Sri Lanka’s economic crisis has united a divided nation against the Rajapaksa regime
Sri Lankan President Gotabaya Rajapaksa (left) during the Independence Day celebrations on February 4, 2022 (Photo: AFP)
SRI LANKA IS on the verge of falling into an economic, political and social abyss with no real prospects of getting out of it in the near future. Till now, daily but increasingly larger, vociferous and so-far peaceful protests have erupted all over the country. Though it began with the slogan “Go Home Gota”, specifically targeting the once popular incumbent President Gotabaya Rajapaksa, it soon snowballed into a broader agitation encompassing the entire Rajapaksa clan, their political cronies in government, and now, to a large extent, the entire 225 members of parliament irrespective of their party affiliations. Not surprisingly, given this distaste for established politics in the public mood, most daily protests across the county are not organised by established political parties but by local organisations or individuals with the help of social media and messaging apps for mobilisation. In this situation, one can hear from the government as well as opposition groups from the left to the right that leaderless protests like these are dangerous. But a textbook understanding of social movements does not always tally with what happens on the ground. What we are seeing is the spillover of years of frustration and unrecognised patience on the part of the polity and the lack of confidence in Lankan politics in general.
But why is this happening now? The immediate triggers for the crisis and the ongoing agitations are the rolling power cuts sometimes extending for 13 hours a day, extreme shortage of fuel, including cooking gas, scarcity of essential items like milk, power and medicines, and the inability of hundreds of thousands of people to make ends meet. In the final analysis, all of this is linked to Sri Lanka’s dwindling foreign exchange reserves, which have now reached an all-time low. More broadly, it also shows the lack of vision of successive governments post-independence, particularly after 1977, in not diversifying and localising Lanka’s economy and keeping it so dependent on imports and tourism. People like daily-wage earners with routine sources of income who were not destitute as recently as two months ago have suddenly been thrown into the depths of poverty. This turmoil unfolds against a background where Lanka’s inflation is increasing at its fastest pace in Asia while the Lankan rupee is the worst performing currency in the world right now.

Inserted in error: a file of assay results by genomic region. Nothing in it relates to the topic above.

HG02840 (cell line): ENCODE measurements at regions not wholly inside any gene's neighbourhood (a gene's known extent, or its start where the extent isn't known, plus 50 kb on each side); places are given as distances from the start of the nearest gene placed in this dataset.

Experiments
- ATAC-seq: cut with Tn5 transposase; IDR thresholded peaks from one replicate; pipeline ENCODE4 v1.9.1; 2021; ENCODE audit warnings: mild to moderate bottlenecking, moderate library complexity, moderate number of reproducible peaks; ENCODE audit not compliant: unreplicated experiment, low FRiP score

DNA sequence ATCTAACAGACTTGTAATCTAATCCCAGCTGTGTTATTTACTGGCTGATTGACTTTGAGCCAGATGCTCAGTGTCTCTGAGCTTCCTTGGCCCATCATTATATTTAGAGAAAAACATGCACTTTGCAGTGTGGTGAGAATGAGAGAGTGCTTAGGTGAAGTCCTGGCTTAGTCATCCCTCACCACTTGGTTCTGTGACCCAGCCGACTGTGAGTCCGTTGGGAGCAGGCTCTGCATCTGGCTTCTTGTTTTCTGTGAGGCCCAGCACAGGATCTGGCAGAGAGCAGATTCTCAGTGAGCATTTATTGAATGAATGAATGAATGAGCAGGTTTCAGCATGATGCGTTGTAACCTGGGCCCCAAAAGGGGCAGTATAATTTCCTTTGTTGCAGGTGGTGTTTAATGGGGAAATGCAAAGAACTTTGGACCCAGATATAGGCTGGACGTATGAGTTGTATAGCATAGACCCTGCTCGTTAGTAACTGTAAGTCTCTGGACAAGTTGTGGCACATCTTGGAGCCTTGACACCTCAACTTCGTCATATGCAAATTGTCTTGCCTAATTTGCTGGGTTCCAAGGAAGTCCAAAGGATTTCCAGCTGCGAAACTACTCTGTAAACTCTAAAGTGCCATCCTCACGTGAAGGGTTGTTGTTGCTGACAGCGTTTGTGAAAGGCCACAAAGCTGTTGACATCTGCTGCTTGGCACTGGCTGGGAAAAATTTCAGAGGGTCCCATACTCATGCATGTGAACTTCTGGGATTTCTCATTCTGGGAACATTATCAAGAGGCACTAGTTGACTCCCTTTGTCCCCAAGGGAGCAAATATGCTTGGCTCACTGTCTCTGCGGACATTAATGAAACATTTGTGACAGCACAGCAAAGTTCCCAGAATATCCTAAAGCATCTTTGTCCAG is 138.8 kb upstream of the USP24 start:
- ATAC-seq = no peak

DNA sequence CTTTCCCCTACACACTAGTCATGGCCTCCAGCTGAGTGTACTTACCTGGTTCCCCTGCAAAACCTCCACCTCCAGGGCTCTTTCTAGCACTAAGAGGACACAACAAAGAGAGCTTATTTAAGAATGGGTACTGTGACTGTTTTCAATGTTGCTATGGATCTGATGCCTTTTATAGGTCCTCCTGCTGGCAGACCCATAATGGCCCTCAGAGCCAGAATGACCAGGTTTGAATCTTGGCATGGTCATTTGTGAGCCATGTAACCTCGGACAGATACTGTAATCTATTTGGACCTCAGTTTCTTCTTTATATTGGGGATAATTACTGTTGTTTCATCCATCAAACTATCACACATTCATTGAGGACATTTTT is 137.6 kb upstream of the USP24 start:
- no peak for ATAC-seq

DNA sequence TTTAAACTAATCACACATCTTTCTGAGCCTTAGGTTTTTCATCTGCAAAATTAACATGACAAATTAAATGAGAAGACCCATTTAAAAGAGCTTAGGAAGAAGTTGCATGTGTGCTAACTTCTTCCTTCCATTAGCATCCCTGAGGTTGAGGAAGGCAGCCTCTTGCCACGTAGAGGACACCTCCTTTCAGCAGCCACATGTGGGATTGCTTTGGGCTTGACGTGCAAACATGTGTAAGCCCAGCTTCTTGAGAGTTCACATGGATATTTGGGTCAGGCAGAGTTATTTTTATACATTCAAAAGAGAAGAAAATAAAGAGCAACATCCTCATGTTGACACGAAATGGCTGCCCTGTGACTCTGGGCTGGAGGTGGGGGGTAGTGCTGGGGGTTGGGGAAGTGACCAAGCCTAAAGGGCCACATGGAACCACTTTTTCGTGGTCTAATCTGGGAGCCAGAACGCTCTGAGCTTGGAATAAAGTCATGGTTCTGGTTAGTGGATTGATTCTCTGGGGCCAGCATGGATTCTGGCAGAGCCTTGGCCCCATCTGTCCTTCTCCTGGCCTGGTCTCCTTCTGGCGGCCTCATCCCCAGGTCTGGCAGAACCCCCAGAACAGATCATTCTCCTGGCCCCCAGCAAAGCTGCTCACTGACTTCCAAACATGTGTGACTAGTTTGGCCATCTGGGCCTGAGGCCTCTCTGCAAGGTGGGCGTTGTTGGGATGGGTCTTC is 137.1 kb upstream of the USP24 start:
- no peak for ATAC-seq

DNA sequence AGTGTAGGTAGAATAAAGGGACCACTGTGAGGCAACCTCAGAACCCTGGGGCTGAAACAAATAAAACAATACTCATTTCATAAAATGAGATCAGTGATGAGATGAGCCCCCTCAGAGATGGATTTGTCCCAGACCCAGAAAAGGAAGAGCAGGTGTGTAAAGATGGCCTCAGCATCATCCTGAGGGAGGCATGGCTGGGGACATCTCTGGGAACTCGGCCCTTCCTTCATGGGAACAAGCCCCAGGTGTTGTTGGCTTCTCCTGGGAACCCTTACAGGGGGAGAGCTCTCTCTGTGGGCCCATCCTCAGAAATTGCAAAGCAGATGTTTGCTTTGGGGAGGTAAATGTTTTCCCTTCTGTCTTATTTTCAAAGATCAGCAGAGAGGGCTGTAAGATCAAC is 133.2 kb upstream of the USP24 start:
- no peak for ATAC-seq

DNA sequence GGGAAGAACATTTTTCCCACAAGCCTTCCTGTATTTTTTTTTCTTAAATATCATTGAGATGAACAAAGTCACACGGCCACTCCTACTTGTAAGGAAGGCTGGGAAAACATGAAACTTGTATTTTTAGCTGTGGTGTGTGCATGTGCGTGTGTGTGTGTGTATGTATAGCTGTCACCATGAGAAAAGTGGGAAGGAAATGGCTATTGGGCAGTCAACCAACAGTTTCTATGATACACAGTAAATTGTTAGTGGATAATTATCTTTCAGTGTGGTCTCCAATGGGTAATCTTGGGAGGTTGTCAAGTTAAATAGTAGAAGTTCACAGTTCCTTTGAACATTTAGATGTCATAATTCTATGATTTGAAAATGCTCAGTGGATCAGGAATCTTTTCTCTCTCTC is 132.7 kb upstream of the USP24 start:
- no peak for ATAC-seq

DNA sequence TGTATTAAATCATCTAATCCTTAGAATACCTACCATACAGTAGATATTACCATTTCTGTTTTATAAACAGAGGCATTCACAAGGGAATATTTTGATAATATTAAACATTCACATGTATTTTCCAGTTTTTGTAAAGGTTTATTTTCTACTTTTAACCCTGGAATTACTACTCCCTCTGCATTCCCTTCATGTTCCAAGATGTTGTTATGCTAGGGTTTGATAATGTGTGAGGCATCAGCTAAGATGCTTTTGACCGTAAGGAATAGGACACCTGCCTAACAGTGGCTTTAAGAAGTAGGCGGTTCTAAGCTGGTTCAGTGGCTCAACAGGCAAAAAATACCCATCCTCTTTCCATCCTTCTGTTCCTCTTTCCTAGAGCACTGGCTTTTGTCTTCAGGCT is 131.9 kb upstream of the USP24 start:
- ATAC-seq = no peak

The conditions that pushed Lanka into this turmoil have been described well globally. And much of it has to do with irrational borrowing without working out the means for repayment and thereby getting into a serious debt trap. While these conditions are not entirely created by the incumbent president or the government, they are seen by most people as primary drivers of the present crisis. This is because numerous white elephant projects have been undertaken by the previous Rajapaksa regimes, such as the loss-making Hambantota International Airport, the Hambantota Harbour and the Colombo Lotus Tower, all of which were constructed with Chinese loans. The harbour has now been leased for 99 years to the Chinese. And the only reason for locating the first two projects in Hambantota is its being the hometown of the Rajapaksas.
While these kinds of projects have clearly worsened the debt problem, a consistent popular discourse has maintained that these projects were not merely wasteful and irrational from a planning and developmental point of view but also financially benefitted only the ruling family. A number of wide-ranging global exposes have been conducted directly naming them in corruption allegations, none of which has been contested in courts by the Rajakaksas so far. And much of the Rajapaksas’ and their political cronies’ obvious wealth remains undocumented and undeclared. Given this situation and its popular manifestation, it is not difficult to understand the public mood and particularly its frustration with the ruling family and their close associates.
The rather unconvincing address to the nation by president Rajapaksa on national television on March 16 in which he claimed that the current crisis was not his creation infuriated many Lankans. The President’s address was one of the most important recent triggers for the protests to be focused on him